All IN


In 2018, the World Health Organization reported that 466 million people had a disabling hearing loss and that these numbers are increasing over time. This shows that the proportion of people who suffer from hearing loss is very high and it is therefore important to know what challenges hearing loss creates and how to adapt our behavior in order to optimize the inclusion of the hearing-impaired.  

Hearing loss can be divided into four categories, namely: mild, moderate, severe and profound. People with mild to severe hearing loss, also called “hard of hearing”, usually wear hearing aids or cochlear implants. Those with severe to profound hearing loss, called “deaf” will sometimes wear cochlear implants and will often rely on sign language for communication, which will sometimes be their native language.

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Inclusion during the training activity

In the ALL In Project we emphasized that it is important to get to know your training participants before the activity is very important. We prepared few tips on how to create a friendly, inclusive training environment. If you know that one/some of your participants have hearing impairment discuss this propositions and see which of them are the most suitable for their case because as you already know –  what works for everybody does not work for all.

There are many gadgets that the hearing-impaired can use in their daily interactions. Some of them are provided by their devices’ firms. For instance, they might ask you to wear a small microphone connected to their aids while you speak. Some devices can send the sound from a microphone, TV, and other sources directly to the hearing device. In addition to these gadgets, hearing devices are already able to adapt to the surrounding noise thanks to some programs that will focus on the speech frequency in the room or even on the people speaking in front of the person who wears them.

For videos and audio files, some mobile phones can now be connected to some aids or implants with Bluetooth. For bigger events, equipping a room with an induction loop connected to a microphone can greatly help the hearing-impaired as they will receive the sound directly in their hearing devices instead of being overwhelmed with the surrounding noise. Technology is developing very fast and many people are happy with the newly acquired flexibility it provides. 

However, technology is not the only one that can help you interact with a hearing-impaired person. Your attitude can also create a safe space for them to feel included in the conversation.

The acoustics of the room you are in will influence communication as hearing people often don’t notice some noises that can be very disturbing for the hearing-impaired. This is the case for air conditioning, heaters, clocks and even the sound produced by neon lights, which can interfere with hearing devices.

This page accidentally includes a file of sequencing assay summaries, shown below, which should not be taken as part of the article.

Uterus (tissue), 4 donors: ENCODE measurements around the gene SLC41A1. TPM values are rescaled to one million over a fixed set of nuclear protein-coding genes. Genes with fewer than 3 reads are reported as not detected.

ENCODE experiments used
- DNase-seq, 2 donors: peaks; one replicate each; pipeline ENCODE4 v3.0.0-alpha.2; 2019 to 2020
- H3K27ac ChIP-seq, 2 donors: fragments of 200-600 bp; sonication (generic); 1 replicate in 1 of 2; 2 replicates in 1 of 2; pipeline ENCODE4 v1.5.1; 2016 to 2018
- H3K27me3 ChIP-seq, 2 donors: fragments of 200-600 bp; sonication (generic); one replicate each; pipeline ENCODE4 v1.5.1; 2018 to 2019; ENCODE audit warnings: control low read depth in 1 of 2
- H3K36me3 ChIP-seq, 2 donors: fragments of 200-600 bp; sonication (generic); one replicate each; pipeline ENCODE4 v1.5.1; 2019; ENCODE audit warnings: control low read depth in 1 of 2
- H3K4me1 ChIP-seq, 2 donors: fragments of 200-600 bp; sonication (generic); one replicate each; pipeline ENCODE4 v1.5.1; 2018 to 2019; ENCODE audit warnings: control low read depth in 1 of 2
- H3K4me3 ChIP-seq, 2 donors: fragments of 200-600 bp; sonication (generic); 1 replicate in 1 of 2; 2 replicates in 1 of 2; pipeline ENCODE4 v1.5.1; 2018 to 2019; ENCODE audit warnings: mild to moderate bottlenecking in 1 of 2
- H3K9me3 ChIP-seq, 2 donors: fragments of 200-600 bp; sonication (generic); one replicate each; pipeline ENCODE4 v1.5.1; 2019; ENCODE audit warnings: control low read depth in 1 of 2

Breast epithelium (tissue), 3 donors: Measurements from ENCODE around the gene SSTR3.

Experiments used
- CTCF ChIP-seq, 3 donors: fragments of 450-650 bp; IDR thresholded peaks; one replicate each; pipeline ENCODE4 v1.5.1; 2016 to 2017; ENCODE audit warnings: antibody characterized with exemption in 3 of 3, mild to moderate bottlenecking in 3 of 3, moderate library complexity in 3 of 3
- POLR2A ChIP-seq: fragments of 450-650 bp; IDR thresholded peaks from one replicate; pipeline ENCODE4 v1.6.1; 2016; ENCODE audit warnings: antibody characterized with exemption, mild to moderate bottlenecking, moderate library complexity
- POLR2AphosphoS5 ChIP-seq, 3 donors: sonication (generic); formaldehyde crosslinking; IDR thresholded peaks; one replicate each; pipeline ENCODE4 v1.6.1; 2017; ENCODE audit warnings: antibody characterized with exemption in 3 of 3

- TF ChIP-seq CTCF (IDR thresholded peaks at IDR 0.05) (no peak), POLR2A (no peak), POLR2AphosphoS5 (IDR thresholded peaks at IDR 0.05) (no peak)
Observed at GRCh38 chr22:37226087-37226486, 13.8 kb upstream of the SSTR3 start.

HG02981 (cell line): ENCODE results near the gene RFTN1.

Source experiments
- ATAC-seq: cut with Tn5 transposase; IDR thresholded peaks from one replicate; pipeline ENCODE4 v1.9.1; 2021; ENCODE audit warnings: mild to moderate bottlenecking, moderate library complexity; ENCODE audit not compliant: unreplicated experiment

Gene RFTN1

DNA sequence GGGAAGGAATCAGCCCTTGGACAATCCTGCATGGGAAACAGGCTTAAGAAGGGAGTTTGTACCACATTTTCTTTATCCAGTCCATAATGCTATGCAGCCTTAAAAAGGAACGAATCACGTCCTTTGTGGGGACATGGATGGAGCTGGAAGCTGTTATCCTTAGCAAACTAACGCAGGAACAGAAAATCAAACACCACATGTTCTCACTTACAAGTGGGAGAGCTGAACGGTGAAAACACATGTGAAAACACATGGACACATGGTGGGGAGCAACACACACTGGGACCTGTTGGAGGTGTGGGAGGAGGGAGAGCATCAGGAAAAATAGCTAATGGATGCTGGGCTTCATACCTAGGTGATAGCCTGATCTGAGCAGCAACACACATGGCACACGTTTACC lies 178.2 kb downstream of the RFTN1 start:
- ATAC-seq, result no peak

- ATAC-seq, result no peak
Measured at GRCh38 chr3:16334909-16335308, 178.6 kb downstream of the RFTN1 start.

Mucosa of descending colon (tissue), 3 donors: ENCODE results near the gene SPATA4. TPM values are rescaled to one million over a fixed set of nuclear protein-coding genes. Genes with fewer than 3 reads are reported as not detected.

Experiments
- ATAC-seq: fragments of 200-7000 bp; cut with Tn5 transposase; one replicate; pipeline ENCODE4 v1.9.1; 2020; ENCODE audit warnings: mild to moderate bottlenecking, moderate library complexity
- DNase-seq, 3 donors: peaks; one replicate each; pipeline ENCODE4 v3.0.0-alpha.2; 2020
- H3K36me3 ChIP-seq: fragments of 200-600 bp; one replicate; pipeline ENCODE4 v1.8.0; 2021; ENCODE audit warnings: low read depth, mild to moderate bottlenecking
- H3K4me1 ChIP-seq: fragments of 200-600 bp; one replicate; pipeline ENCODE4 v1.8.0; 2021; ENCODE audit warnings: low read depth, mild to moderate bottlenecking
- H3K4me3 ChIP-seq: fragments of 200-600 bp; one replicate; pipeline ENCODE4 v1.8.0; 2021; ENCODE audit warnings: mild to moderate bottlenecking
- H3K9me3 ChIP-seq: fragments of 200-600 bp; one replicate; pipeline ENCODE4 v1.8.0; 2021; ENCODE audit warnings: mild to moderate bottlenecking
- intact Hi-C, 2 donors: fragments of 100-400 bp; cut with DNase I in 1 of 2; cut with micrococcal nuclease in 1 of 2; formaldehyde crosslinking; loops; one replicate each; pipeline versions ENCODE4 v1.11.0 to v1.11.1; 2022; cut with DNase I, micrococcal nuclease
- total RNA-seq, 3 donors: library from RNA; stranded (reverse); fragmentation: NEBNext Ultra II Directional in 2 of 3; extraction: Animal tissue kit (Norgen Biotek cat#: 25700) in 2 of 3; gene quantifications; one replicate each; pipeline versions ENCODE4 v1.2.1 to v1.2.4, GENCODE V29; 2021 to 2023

The hearing-impaired rely heavily on context, lip-reading, visual elements, and non-verbal communication. The percentage of language understood thanks to lip-reading, only 30 to 45% in English language, is not enough for them to rely solely on lip-reading. Try to use gestures, articulate more than usually, face them while speaking, and make sure they can see you properly. If the person has a sign interpreter, give them time to translate and answer. If you are in a group discussion, try to place all speakers in a circle or U-shape in order for them to see everyone and, if possible, organize those discussions in smaller groups.

In order to help with lip-reading, Cued Speech has been created and adapted to around fifty different languages to help people who often interact with a hearing-impaired person. The National Cued Speech Association defines Cued Speech as “a visual communication system that uses eight handshapes in four different placements near the face in combination with the mouth movements of speech to make the sounds of spoken language look different from each other”[1].

Positive attitude is the key

Whatever the communication context, keep an open mind and be flexible. Don’t forget to ask for feedback to make sure the person is comfortable with the adjustments and settings. Act as naturally as possible when adjusting to the person’s needs as this will allow for a true sense of inclusion and will create a better environment for fruitful discussion or learning.


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